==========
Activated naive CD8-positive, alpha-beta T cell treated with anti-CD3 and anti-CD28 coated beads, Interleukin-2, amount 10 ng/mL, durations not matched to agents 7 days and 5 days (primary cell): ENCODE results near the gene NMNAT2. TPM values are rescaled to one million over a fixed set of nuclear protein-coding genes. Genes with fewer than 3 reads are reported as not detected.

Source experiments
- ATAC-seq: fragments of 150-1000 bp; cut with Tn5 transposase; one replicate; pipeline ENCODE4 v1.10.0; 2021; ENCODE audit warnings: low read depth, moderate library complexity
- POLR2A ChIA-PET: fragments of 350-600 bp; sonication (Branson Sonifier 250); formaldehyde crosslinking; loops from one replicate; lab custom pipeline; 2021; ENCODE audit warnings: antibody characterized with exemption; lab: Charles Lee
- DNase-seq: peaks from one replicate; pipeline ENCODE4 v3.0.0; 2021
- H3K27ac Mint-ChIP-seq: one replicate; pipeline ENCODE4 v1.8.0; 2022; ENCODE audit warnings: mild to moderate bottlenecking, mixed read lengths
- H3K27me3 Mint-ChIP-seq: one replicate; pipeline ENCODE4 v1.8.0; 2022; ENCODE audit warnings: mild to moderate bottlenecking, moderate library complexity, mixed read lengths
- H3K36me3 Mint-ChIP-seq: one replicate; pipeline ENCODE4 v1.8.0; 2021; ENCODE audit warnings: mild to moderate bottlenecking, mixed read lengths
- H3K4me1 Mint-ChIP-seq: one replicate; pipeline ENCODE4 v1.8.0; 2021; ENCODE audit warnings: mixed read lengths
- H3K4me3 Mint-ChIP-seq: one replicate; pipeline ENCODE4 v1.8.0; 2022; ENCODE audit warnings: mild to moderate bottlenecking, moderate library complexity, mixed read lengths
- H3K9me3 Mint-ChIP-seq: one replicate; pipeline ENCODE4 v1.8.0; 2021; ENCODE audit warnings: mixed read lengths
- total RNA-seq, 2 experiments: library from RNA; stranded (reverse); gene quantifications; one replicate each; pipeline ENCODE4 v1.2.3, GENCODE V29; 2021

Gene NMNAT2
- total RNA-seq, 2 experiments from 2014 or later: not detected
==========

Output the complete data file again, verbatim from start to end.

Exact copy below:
Activated naive CD8-positive, alpha-beta T cell treated with anti-CD3 and anti-CD28 coated beads, Interleukin-2, amount 10 ng/mL, durations not matched to agents 7 days and 5 days (primary cell): ENCODE results near the gene NMNAT2. TPM values are rescaled to one million over a fixed set of nuclear protein-coding genes. Genes with fewer than 3 reads are reported as not detected.

Source experiments
- ATAC-seq: fragments of 150-1000 bp; cut with Tn5 transposase; one replicate; pipeline ENCODE4 v1.10.0; 2021; ENCODE audit warnings: low read depth, moderate library complexity
- POLR2A ChIA-PET: fragments of 350-600 bp; sonication (Branson Sonifier 250); formaldehyde crosslinking; loops from one replicate; lab custom pipeline; 2021; ENCODE audit warnings: antibody characterized with exemption; lab: Charles Lee
- DNase-seq: peaks from one replicate; pipeline ENCODE4 v3.0.0; 2021
- H3K27ac Mint-ChIP-seq: one replicate; pipeline ENCODE4 v1.8.0; 2022; ENCODE audit warnings: mild to moderate bottlenecking, mixed read lengths
- H3K27me3 Mint-ChIP-seq: one replicate; pipeline ENCODE4 v1.8.0; 2022; ENCODE audit warnings: mild to moderate bottlenecking, moderate library complexity, mixed read lengths
- H3K36me3 Mint-ChIP-seq: one replicate; pipeline ENCODE4 v1.8.0; 2021; ENCODE audit warnings: mild to moderate bottlenecking, mixed read lengths
- H3K4me1 Mint-ChIP-seq: one replicate; pipeline ENCODE4 v1.8.0; 2021; ENCODE audit warnings: mixed read lengths
- H3K4me3 Mint-ChIP-seq: one replicate; pipeline ENCODE4 v1.8.0; 2022; ENCODE audit warnings: mild to moderate bottlenecking, moderate library complexity, mixed read lengths
- H3K9me3 Mint-ChIP-seq: one replicate; pipeline ENCODE4 v1.8.0; 2021; ENCODE audit warnings: mixed read lengths
- total RNA-seq, 2 experiments: library from RNA; stranded (reverse); gene quantifications; one replicate each; pipeline ENCODE4 v1.2.3, GENCODE V29; 2021

Gene NMNAT2
- total RNA-seq, 2 experiments from 2014 or later: not detected